Book Review: Guy Kawasaki’s Enchantment

First off, I have to admit that I am a big Kawasaki fan. His first book, The Macintosh Way (now a free download), got me excited about running my own business and helped me launch Intelligent Games when I was at college. I was lucky enough to meet him in 2002 and he is as […]

First off, I have to admit that I am a big Kawasaki fan. His first book, The Macintosh Way (now a free download), got me excited about running my own business and helped me launch Intelligent Games when I was at college.

I was lucky enough to meet him in 2002 and he is as interesting and charming in person as he is provocative and enlightening on the page.

Since then, the combination of personal opinion, hard-won experience and bullet lists of tips and tactics has become a universal trope of a million blogs (mine included).

Enchantment: The Art of Changing Hearts, Minds, and Actions, Guy’s new book, uses this format and draws on Guy’s experience over 20 years in technology and VC to help you ‘win friends and influence people’, as Dale Carnegie put it.

Where Seth Godin’s books highlight opportunities, Enchantment tells you have to take advantage of them. It is full of tips (very useful) and stories (more useful when they come from Guy’s experience, less useful otherwise).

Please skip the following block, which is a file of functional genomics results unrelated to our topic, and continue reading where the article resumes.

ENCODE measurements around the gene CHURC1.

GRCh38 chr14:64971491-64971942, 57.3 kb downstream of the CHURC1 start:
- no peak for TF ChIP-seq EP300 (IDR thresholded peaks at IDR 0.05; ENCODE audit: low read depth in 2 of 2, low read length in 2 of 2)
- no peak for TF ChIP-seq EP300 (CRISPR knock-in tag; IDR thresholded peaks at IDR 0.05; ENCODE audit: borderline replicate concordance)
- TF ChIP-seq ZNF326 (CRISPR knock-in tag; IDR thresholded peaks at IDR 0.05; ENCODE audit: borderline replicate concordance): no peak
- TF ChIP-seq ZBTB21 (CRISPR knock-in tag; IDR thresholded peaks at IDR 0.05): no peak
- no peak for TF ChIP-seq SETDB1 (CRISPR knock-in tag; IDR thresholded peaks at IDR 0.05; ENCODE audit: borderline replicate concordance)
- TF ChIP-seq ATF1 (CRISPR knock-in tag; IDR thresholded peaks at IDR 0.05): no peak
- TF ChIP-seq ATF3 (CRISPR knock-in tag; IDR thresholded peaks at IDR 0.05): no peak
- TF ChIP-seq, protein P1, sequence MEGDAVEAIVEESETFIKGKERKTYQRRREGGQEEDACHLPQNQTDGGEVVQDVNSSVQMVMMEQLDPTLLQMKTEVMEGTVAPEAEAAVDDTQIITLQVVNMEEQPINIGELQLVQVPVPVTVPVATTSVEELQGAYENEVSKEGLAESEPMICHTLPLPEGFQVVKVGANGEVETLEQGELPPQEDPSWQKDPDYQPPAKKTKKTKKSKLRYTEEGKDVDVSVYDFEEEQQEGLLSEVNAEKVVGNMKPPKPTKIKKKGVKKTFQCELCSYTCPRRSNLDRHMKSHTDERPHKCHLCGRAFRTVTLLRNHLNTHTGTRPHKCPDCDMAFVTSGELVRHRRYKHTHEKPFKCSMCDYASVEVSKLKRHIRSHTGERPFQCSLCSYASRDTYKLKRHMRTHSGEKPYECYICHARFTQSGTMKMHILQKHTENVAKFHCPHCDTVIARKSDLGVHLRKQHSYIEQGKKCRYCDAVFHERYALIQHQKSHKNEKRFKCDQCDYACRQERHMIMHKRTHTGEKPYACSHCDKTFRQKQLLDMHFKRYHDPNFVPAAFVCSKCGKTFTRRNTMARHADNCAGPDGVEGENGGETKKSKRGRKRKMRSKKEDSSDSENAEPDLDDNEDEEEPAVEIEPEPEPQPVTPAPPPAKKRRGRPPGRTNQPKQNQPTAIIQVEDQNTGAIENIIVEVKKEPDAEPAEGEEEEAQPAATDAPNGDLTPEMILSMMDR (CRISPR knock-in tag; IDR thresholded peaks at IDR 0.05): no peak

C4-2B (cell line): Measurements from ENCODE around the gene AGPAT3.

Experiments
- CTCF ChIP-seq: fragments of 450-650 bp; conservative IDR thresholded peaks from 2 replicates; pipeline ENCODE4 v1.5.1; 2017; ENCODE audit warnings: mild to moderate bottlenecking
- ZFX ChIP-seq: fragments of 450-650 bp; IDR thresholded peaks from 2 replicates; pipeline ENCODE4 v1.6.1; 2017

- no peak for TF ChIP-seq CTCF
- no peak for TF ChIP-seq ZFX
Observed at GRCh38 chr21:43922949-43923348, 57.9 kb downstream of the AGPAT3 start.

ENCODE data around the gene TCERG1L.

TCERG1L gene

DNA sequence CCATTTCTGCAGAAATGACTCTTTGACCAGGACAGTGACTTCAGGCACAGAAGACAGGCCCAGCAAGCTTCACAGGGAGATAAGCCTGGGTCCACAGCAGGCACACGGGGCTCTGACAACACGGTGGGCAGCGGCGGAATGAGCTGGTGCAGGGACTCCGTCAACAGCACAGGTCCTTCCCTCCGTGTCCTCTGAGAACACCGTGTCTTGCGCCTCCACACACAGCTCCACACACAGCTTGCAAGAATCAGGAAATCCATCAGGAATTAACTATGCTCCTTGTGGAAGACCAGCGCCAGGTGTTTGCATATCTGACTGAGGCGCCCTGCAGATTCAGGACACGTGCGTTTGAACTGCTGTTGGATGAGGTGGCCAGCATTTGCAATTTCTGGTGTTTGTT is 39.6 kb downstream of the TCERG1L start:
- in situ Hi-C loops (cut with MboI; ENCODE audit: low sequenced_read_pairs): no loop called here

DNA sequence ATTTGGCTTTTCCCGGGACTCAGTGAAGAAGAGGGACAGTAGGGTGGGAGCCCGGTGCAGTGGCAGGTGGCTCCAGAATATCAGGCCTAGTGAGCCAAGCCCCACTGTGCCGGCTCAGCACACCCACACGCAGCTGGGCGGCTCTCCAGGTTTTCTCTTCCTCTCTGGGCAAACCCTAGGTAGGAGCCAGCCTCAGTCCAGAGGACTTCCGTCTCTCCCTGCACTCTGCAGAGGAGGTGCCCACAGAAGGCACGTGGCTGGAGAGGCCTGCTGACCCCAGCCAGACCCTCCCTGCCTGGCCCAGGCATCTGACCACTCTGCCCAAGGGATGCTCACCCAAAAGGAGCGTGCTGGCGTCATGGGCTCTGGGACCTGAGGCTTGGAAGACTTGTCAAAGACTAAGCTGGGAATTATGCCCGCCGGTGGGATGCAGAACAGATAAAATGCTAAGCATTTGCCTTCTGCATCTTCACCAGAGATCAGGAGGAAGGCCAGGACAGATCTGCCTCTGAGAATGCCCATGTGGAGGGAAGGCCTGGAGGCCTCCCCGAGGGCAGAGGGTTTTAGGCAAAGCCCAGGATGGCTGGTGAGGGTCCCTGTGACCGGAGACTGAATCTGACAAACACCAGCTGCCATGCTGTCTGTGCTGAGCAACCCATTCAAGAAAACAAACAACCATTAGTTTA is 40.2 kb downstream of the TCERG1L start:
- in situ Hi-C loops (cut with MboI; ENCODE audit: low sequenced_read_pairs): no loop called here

Because he’s a mensch (his highest praise, I think), he’s not encouraging you to manipulate people but put your best self forward and contribute to your own success and other people’s. As a Brit, I’m more backward in coming forward and some of his advice might be better tuned to Silicon Valley than the Thames Valley. But everything he says is worth your consideration and I recommend the book highly.

I like this diagram he has created. It’s useful in itself and it’s a good plug for the book. In fact, it’s a good example of what you might call the Kawasaki: do good to make good.

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